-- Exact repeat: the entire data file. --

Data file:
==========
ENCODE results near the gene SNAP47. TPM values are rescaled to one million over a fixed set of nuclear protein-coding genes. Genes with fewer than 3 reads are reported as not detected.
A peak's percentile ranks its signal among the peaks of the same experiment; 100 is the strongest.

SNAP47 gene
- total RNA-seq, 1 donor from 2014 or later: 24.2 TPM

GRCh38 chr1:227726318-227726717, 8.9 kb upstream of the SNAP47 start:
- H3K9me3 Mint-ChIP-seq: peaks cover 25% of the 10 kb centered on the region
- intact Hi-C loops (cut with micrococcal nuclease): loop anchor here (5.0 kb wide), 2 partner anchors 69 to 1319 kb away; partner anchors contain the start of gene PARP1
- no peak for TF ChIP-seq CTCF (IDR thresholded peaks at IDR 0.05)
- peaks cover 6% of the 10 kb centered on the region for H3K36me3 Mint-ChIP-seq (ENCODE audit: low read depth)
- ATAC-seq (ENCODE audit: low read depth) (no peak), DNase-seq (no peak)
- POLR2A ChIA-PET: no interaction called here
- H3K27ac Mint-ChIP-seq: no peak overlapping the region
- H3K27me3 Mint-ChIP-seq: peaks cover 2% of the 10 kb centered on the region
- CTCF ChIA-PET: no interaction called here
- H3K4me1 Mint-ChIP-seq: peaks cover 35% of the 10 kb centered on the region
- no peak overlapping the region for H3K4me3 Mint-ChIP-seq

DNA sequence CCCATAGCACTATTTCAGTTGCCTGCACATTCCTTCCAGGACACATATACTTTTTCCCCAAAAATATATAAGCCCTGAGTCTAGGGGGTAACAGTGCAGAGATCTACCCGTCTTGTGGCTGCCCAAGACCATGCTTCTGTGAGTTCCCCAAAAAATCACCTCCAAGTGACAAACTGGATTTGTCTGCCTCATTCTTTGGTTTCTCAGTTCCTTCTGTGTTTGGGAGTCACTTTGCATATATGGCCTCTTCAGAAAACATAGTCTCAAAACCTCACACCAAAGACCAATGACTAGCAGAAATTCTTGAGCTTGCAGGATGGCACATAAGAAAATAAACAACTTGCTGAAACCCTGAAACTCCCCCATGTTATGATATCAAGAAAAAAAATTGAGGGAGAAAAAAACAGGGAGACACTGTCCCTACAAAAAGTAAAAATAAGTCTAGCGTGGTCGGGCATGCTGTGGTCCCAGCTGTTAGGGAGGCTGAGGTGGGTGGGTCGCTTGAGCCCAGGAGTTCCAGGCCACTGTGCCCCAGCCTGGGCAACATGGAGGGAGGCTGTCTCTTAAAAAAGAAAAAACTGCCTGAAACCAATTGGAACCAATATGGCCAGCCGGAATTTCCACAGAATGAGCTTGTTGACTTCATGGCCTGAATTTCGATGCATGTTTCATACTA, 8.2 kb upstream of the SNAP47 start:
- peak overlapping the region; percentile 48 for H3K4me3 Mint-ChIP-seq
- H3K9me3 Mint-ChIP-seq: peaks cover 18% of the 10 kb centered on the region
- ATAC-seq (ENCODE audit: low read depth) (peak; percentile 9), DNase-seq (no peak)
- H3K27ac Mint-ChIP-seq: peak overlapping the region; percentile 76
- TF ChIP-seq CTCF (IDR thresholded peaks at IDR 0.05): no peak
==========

ENCODE results near the gene SNAP47. TPM values are rescaled to one million over a fixed set of nuclear protein-coding genes. Genes with fewer than 3 reads are reported as not detected.
A peak's percentile ranks its signal among the peaks of the same experiment; 100 is the strongest.

SNAP47 gene
- total RNA-seq, 1 donor from 2014 or later: 24.2 TPM

GRCh38 chr1:227726318-227726717, 8.9 kb upstream of the SNAP47 start:
- H3K9me3 Mint-ChIP-seq: peaks cover 25% of the 10 kb centered on the region
- intact Hi-C loops (cut with micrococcal nuclease): loop anchor here (5.0 kb wide), 2 partner anchors 69 to 1319 kb away; partner anchors contain the start of gene PARP1
- no peak for TF ChIP-seq CTCF (IDR thresholded peaks at IDR 0.05)
- peaks cover 6% of the 10 kb centered on the region for H3K36me3 Mint-ChIP-seq (ENCODE audit: low read depth)
- ATAC-seq (ENCODE audit: low read depth) (no peak), DNase-seq (no peak)
- POLR2A ChIA-PET: no interaction called here
- H3K27ac Mint-ChIP-seq: no peak overlapping the region
- H3K27me3 Mint-ChIP-seq: peaks cover 2% of the 10 kb centered on the region
- CTCF ChIA-PET: no interaction called here
- H3K4me1 Mint-ChIP-seq: peaks cover 35% of the 10 kb centered on the region
- no peak overlapping the region for H3K4me3 Mint-ChIP-seq

DNA sequence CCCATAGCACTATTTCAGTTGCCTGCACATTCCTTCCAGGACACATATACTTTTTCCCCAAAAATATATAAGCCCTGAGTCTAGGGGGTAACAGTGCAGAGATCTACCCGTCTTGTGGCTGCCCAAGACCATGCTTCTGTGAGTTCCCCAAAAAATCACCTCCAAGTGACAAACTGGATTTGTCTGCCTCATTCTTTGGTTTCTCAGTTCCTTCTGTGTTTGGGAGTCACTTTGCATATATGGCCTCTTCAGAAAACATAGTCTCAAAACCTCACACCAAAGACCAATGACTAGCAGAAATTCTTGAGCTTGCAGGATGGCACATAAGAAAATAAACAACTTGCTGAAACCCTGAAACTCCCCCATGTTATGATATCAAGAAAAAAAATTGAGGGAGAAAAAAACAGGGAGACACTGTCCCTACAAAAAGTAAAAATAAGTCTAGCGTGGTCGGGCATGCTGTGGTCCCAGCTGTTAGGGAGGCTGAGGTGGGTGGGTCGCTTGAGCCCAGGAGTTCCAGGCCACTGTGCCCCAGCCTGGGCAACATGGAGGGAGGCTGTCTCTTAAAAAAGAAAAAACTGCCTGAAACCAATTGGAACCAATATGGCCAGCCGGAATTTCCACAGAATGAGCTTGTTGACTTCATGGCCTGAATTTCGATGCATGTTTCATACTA, 8.2 kb upstream of the SNAP47 start:
- peak overlapping the region; percentile 48 for H3K4me3 Mint-ChIP-seq
- H3K9me3 Mint-ChIP-seq: peaks cover 18% of the 10 kb centered on the region
- ATAC-seq (ENCODE audit: low read depth) (peak; percentile 9), DNase-seq (no peak)
- H3K27ac Mint-ChIP-seq: peak overlapping the region; percentile 76
- TF ChIP-seq CTCF (IDR thresholded peaks at IDR 0.05): no peak